RALEIGH, N.C. (WTVD) -- Two students from Enloe High School in Raleigh can call themselves national award-winning app developers.
Lydia Owens and Lindsay Templeton are rising juniors at Enloe High's Academy of Health Sciences. For their sophomore project, the two decided to enter into the seventh annual Lenovo Scholar Network National Mobile App Development Competition.
"There were 128 teams, I think, with over 6,000 team participants," Owens said. "And, we were chosen as one of the teams."
The two started planning their app in mid-November 2020 and Templeton began coding it in December with a final product ready in February. They developed an app, Destigmatizing Healthcare which aims to provide mental and sexual health education resources to underserved populations.
"We have three main sections," Owens explained. "And, the hotline section has numbers for suicide mental health hotlines and other help hotlines that people can call on in case of emergencies. And, then the people color section, we have has resources for finding bilingual doctors for finding doctors of color. It also has resources or just for understanding on the language barrier and medicine and how it affects people undocumented for health care and other things like that and so we provide both educational resources and then actual links that people can go to and use in their everyday life for scheduling health care appointments," Owens added.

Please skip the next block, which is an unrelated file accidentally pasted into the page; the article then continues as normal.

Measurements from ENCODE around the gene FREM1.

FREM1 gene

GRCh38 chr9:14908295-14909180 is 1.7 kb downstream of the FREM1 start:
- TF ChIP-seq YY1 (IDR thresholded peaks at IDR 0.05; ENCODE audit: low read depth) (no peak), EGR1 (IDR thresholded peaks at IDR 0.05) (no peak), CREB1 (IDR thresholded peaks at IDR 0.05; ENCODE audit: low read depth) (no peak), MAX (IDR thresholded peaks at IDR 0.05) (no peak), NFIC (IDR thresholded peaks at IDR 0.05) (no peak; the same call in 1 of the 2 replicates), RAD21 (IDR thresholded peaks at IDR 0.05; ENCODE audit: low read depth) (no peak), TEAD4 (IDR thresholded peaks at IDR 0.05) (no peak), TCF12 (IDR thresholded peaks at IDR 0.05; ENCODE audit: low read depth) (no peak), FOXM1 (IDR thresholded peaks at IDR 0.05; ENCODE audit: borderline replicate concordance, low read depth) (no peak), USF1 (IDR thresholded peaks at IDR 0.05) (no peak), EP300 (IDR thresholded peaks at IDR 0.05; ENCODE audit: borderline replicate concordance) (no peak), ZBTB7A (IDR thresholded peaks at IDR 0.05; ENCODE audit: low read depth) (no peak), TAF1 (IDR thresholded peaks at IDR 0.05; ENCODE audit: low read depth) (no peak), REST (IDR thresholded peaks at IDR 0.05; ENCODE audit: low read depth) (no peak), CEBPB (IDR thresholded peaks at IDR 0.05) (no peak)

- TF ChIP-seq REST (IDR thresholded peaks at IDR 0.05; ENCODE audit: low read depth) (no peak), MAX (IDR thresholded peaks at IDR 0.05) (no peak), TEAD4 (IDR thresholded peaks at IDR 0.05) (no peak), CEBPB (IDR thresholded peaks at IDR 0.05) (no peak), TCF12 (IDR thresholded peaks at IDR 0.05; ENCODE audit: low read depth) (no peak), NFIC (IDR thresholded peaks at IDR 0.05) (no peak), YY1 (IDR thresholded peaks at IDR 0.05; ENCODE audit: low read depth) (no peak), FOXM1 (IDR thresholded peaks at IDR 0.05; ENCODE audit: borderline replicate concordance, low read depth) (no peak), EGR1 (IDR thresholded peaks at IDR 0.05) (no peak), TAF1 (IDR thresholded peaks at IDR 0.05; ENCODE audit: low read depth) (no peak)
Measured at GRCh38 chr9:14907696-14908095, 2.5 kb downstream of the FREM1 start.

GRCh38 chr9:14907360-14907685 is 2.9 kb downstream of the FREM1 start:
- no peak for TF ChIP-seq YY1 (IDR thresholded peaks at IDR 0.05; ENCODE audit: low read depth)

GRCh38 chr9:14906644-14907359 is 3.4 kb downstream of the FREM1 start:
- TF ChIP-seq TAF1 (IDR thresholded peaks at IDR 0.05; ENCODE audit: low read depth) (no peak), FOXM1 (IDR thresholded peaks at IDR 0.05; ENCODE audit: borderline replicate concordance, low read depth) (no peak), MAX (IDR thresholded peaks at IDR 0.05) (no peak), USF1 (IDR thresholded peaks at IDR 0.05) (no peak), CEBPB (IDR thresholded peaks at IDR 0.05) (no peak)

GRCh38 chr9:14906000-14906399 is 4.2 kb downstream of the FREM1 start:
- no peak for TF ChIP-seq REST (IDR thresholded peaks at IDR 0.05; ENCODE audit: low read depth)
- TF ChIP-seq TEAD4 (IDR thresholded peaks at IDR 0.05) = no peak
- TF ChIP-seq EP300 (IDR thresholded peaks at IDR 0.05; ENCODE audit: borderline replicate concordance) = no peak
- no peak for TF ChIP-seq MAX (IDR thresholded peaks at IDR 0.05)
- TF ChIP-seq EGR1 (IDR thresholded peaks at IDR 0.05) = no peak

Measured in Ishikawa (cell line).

Templeton says the app also includes sections for mental health.
"We also have the LGBTQ area which includes a focus on mental health," Templeton explained. "LGBTQ youth are at a significantly higher risk for suicide and other mental health crises. So, we thought it was really important to push that getting LGBTQ is normal. It's okay, it's healthy." Templeton added.
Lenovo executives and employees made up the panel of judges for the app competition. The Fan Favorite winner will be announced at the virtual NAF Next conference on July 15.
View the top 5 app winners and vote here for the Fan Favorite.
Enloe High School duo win nationwide competition by developing app to aid underserved communities
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